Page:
Built Review
M3/Early Sherman Suspension

by: Pat McGrath [ EXER ]

As a self confessed Slobbering Sherman Freak Iím always on the look out for new aftermarket bits and pieces to upgrade convert and improve my models so when Teacher asked me to review this set I jumped at the chance!

Whatís in the box
The kit comes in a strong cardboard box with a photo of a made up bogie on the front. A zip lock bag contains all the parts cast in cream-colored resin. Each bogie is made up of seven different parts. Casting plugs on each part are big and quite heavily cast. The instructions come on a in the form of colour photos the first numbering the parts and the other three showing a built up bogie from three different angles with numbers indicating which parts go where.

I decided the only way to review it was to build the bogies. Removal of the casting plugs was very tedious. I used a razor saw and a modelling knife but I could see where a grinding tool would be helpful. No indication is given as to what manufacturerís wheels and return rollers should be used. Italeri wheels and a Tamiya return roller proved the best fit for the axle stubs on the suspension arms and the return roller mounting.

Parts fit
The actual fit of all the parts together is not great. The front return roller mount is too short and if glued to the top of the bogie the roller would slant towards the front. I left a gap and glued the mount to the roller itself. There is a sizeable gap between the location points on the suspension arms which are held together only by gluing the wheels in place. If you disregard the instructions, part six, which is indicated as the return roller axle (but doesnít fit) fits between the two suspension arms, there is even a location hole for it, and the spring assembly sits in place on top of it. It does however make the main part of the bogie sit too high so maybe Iím wrong. With the wheels in place the suspension arms are a very tight fit into the bogie.

My callipers are not digital so measurements are accurate to within half a millimetre. The height of the bogie main housing measures out at 10 mm which is approx .5 mm short. For me thatís acceptable. The real problem is the depth of the bogie which is approximately 1.5-2mm too shallow this will put the wheels out of line with the idler and sprocket wheels.

The detail is soft with a lack of definition particularly on the bolt heads.

in Conclusion
Although I think some modellers get too caught up in measurements and I would not think of myself as a rivet counter this set just doesnít measure up for me. With a lot of work this set could be made more accurate but for me the whole point of aftermarket resin sets is that offer a shortcut through all that work. The problems with fit of parts, soft detail, excessive clean up and dimensional accuracy combined means that I canít in all honesty recommend this set.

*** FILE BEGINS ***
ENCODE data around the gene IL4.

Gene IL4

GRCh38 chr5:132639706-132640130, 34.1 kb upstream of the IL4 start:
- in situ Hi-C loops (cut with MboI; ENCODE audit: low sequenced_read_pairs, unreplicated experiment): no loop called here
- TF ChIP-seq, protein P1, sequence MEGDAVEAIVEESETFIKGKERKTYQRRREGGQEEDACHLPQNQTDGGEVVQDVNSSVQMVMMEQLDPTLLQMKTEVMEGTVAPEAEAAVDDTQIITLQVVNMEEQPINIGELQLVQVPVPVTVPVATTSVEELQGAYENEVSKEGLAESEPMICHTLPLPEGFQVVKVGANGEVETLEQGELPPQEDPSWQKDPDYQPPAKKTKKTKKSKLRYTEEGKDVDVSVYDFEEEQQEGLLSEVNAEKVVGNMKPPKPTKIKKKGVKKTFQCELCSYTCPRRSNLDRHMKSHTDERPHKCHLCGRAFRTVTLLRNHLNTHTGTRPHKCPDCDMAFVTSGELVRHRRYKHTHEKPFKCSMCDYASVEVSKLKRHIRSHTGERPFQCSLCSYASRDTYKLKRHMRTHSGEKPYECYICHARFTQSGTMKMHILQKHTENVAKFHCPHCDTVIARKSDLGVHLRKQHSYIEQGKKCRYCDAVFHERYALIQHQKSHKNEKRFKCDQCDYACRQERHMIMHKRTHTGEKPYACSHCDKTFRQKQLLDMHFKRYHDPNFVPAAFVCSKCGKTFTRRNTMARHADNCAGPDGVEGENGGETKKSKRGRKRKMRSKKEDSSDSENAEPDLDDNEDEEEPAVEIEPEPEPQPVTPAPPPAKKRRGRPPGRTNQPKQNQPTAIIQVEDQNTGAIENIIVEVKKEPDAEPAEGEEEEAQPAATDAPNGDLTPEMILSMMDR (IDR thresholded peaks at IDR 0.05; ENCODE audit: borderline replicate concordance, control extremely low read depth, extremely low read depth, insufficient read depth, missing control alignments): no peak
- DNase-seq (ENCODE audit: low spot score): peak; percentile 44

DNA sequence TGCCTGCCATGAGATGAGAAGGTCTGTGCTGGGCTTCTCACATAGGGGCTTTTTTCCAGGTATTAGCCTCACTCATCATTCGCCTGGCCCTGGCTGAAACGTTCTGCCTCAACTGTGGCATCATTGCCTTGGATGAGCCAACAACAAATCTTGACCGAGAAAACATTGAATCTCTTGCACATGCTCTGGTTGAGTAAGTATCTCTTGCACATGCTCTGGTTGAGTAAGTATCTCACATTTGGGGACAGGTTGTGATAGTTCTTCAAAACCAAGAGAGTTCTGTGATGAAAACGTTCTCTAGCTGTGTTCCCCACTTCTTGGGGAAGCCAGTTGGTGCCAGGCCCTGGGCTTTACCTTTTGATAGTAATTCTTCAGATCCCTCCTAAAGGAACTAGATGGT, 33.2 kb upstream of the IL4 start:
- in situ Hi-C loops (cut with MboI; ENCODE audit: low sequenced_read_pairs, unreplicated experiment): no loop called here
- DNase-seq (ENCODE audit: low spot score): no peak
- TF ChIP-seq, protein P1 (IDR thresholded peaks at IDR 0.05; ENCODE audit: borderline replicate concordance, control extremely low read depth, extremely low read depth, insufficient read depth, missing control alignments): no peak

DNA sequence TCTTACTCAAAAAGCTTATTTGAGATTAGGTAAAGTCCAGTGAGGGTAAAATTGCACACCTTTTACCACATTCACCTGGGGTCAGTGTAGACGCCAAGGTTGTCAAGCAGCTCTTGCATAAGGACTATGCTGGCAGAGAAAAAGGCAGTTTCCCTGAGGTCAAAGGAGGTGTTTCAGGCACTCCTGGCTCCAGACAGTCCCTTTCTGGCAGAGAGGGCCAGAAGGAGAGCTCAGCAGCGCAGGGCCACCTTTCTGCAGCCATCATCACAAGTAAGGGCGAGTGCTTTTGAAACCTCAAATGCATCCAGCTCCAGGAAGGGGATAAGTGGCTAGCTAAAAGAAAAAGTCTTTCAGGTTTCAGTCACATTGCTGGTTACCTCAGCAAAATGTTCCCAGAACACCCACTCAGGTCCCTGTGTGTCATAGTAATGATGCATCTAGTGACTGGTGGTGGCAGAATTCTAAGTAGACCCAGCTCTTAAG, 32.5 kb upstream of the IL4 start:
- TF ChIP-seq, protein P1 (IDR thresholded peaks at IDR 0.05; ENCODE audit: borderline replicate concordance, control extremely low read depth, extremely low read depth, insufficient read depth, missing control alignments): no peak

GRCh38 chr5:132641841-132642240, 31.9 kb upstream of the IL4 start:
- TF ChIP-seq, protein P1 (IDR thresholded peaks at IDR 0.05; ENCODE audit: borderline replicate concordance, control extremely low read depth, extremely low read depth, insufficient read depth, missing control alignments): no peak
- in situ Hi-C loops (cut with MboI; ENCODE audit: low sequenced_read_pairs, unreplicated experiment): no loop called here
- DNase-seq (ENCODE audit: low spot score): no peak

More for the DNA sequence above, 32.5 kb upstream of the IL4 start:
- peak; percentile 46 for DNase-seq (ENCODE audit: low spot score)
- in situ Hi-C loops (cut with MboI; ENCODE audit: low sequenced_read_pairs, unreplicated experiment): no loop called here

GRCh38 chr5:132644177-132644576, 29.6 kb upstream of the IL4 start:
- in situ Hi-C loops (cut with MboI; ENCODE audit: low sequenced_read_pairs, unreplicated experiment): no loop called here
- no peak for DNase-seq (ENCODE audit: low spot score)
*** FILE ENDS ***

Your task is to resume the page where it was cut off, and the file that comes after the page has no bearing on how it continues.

My thanks to Ian Sadler for sending me his Lee/Grant suspension photofile.

A nice, cheap resin suspension set that needs work to bring it up to the standard it should already be, which rather defeats the object of installing a resin upgrade set in the first place.
Percentage Rating
  Scale: 1:35
  Mfg. ID: LF1129
  Suggested Retail: £6.99
  Related Link: Friendship Models
  PUBLISHED: Oct 29, 2006
  NATIONALITY: United States

Our Thanks to Legend Productions!
This item was provided by them for the purpose of having it reviewed on this KitMaker Network site. If you would like your kit, book, or product reviewed, please contact us.

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About Pat McGrath (exer)

I served three years in the Irish Army. Then I studied fine art for five years. Acted professionally since leaving college (Look me up on IMDB- Pat McGrathIII) Interested in Allied Armour 1942-45 and German SPGs. Other interests are figures and Sci Fi models

Copyright ©2021 text by Pat McGrath [ EXER ]. All rights reserved.


is the risincast any better david
MAY 14, 2011 - 10:01 AM
Hi Pat, Thanks for a thorough review! (Now I know what to avoid...) Any idea if the resin parts are copied from the Academy ones in their M7? I see the big gaps in the suspension "rocker arms", and wonder if replacing them with Italeri/Academy/early DML ones would make life easier? After all, I assume you need a donor kit for the wheels anyway, so the surplus arms would be available? Tom
MAY 15, 2011 - 02:09 AM

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